THE CROOKED PATH
Colonization to Decolonization
Brian Hawker, author
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For 145 years, the Indian Act has laid out the rules of engagement between Indigenous people in Canada and the non-native majority. Although this document has no relevance to the average Canadian, it governs every important aspect of life in Indian Country and every statistic in every study and survey confirms that it doesn’t govern well.
The Indian Act is the tip of a legislative iceberg that includes 300 years of attempts to manage, not fix, the outcome of a dark chapter in Canadian history.
Why do the majority of Indigenous children still live in poverty and without opportunities to develop and thrive?
Why do Indigenous educational, health care and legal systems continue to require the services of non-native professionals at all levels?
Why do Indigenous suicide and incarceration rates far exceed the national average?
Why do the majority of mainstream Canadians respond to this situation with either quiet indifference or with allegations of financial mismanagement?
The living conditions and prospects for this population would be very different today if past solutions had any substance.
After working for twenty years in many remote fly-in reserves in Northwestern Ontario, Brian Hawker, teacher and educational consultant, concluded that vested interests support the chronic pessimism that things will never be able to change and that the status quo causes needless suffering for Indigenous children.
He makes the case that change will happen only when the key players enact a new relationship uncontaminated by the false hope that only money and politics, the failed remedies of the past, will fix everything.
Hawker believes that Indigenous children have been forgotten and that those on both sides of this legislative wall, those with the power and opportunity to influence, will need to learn to give in order to get. This includes removing the barriers that separate specialized, but un-coordinated, forms of assistance, listening to and empowering those whose voices have not been acknowledged, and revitalizing the languages that are essential to restoring the mental health and dignity of those subjected to unjust legislation. They will learn to grasp that it will take an interdisciplinary approach to break the gridlock that has created thousands of jobs for people who have not changed the statistics. These changes would restore the broken connections in our history of treaty making and create a shared vision allowing Indigenous children to find the best versions of themselves.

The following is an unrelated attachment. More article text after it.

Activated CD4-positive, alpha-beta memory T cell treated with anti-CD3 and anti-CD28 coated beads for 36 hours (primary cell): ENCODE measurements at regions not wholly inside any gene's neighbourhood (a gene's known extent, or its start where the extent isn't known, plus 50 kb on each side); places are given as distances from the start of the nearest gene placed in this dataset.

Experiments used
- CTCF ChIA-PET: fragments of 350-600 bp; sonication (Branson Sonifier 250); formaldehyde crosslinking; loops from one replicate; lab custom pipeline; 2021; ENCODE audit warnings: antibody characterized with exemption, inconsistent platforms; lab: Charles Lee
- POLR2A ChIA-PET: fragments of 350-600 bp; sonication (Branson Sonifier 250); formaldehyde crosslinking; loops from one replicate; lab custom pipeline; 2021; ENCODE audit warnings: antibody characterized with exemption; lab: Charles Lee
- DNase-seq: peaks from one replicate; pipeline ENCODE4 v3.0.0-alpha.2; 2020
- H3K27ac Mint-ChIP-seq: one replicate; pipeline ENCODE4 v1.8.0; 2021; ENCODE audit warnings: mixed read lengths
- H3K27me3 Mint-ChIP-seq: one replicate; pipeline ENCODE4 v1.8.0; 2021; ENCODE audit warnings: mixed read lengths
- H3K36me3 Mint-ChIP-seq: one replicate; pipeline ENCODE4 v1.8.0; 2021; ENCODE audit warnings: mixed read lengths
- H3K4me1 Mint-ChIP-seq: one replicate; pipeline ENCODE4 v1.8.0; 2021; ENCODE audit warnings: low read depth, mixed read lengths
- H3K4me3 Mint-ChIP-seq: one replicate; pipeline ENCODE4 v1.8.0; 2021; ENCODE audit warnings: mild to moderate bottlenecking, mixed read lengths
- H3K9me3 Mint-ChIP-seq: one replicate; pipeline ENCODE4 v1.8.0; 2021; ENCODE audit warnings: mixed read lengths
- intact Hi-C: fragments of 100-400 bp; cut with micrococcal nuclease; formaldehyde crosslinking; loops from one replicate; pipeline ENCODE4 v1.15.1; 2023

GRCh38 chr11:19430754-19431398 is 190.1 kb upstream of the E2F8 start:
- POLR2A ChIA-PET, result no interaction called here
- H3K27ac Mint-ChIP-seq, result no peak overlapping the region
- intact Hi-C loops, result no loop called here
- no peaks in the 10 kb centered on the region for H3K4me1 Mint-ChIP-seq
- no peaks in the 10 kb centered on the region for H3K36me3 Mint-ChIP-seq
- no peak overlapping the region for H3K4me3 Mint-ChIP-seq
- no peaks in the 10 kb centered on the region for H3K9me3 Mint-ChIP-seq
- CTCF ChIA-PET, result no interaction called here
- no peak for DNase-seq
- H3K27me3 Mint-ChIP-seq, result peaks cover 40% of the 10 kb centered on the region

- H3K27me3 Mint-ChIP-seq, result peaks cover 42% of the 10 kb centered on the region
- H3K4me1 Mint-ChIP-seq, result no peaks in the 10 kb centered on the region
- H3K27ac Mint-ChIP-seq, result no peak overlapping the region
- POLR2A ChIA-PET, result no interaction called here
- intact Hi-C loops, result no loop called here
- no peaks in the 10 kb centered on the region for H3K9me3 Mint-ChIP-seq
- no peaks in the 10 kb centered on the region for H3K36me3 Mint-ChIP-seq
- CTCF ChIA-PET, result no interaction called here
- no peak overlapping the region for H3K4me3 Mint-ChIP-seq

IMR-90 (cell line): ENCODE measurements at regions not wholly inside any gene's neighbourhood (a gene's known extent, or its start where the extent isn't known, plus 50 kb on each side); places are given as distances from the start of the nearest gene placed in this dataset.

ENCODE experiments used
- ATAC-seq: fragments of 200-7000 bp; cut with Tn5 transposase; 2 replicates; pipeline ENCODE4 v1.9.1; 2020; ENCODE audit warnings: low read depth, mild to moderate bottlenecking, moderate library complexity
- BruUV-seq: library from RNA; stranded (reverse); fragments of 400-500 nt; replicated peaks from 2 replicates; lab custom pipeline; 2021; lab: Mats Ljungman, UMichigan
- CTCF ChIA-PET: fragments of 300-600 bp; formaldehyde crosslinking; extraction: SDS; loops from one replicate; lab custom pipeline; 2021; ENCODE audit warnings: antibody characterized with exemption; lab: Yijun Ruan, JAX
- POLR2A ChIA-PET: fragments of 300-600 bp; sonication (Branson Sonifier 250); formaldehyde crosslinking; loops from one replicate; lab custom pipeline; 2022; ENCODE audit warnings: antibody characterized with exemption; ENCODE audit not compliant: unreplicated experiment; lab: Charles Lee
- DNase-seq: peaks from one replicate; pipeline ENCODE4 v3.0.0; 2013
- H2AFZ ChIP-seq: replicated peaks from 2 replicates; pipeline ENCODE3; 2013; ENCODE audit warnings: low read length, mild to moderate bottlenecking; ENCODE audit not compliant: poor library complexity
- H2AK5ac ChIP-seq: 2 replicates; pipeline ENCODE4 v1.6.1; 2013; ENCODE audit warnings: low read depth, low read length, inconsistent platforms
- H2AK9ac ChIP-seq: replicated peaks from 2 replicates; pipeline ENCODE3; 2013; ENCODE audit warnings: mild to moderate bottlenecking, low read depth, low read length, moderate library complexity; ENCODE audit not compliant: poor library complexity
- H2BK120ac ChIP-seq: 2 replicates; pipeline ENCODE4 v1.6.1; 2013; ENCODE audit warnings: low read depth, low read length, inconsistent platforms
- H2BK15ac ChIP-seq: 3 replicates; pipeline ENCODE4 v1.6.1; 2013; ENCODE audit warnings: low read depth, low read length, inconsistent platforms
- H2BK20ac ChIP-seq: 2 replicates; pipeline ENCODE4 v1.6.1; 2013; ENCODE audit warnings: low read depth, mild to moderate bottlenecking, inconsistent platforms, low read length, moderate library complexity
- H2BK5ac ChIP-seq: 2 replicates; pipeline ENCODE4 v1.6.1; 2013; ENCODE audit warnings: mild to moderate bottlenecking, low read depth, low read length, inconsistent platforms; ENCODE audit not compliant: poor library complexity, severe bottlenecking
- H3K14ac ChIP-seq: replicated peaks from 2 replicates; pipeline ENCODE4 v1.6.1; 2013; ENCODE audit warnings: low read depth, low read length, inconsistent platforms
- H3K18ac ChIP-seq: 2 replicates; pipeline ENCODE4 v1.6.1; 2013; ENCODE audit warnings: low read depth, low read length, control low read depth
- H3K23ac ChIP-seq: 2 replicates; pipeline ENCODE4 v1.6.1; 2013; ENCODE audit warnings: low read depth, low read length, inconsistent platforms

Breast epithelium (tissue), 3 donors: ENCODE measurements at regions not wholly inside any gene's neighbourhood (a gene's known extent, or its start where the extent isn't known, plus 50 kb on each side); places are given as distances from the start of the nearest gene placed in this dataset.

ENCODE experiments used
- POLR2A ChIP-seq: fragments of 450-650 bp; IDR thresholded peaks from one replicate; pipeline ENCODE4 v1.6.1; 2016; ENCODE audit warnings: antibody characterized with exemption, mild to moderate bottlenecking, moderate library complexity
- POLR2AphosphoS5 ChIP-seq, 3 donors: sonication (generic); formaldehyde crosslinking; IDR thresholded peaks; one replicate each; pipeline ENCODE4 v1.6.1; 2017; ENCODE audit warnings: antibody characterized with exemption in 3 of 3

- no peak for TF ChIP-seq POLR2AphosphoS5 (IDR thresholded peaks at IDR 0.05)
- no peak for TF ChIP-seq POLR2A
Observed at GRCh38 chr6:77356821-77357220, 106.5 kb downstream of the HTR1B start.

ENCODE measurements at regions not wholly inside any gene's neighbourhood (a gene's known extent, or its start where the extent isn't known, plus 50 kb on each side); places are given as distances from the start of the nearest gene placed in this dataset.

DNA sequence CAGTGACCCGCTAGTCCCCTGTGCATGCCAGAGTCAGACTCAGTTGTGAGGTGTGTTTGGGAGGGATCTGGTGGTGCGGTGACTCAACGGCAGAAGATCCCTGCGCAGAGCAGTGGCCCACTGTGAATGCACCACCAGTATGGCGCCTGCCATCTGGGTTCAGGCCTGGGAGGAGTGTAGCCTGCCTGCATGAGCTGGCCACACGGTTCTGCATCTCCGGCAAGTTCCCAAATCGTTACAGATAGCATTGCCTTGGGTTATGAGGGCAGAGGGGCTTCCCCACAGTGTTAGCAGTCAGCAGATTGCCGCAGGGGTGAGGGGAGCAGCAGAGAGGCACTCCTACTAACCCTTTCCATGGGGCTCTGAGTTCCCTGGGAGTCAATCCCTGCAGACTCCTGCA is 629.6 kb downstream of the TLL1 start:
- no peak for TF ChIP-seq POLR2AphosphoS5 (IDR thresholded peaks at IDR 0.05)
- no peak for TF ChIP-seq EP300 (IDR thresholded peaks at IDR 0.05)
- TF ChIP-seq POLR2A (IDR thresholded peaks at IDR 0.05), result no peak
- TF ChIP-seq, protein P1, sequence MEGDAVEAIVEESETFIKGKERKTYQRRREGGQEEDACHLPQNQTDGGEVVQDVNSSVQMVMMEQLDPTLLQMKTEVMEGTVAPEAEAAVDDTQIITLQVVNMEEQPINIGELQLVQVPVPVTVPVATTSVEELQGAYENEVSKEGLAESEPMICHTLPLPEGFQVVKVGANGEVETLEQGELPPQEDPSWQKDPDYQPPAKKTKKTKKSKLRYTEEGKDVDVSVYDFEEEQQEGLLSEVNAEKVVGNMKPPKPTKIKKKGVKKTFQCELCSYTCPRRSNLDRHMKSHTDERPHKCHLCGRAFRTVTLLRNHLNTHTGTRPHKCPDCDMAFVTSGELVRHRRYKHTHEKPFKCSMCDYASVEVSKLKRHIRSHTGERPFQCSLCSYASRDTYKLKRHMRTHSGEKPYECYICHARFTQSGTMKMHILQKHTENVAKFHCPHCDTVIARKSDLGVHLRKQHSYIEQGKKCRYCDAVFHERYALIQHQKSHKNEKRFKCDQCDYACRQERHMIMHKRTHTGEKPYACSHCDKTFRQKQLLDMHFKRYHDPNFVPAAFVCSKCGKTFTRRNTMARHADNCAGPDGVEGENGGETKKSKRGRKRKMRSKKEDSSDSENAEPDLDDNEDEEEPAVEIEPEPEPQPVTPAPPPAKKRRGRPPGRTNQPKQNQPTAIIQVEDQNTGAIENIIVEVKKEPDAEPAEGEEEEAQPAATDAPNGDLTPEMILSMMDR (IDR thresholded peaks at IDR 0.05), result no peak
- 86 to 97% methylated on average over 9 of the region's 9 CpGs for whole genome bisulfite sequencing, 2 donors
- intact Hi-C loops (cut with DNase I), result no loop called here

About the Author
Brian Hawker has experience in teaching, curriculum design, needs assessment and program evaluation at the secondary, college, and university levels. He has worked as a university ombudsman, as a consultant in First Nations human resource development, and as a teaching administrator in Tanzania.
Some of his projects have included the preparation of two aboriginal adult basic level literacy workbooks, the design of an accredited, community-based traditional Native Arts program, the development of a Teacher’s Manual for teachers of Cree syllabics, and active involvement in a needs assessment as part of the development of an aboriginal BEd in Adult Education.
His most recent work has produced the successful accreditation of a “Two Worlds” Bachelor of Education program to deliver culturally appropriate teacher training to the members of Sioux Lookout District communities in northern Ontario.
Mr. Hawker speaks three languages. His academic and professional qualifications include a Diploma in Education, TESL certification, an M.A. in Educational Technology and membership in the Ontario College of Teachers.
He and his wife live in Guelph, Ontario. He has retired three times and is currently working on the design of a land-based high school program for First Nations youth living on reserves north of Sioux Lookout.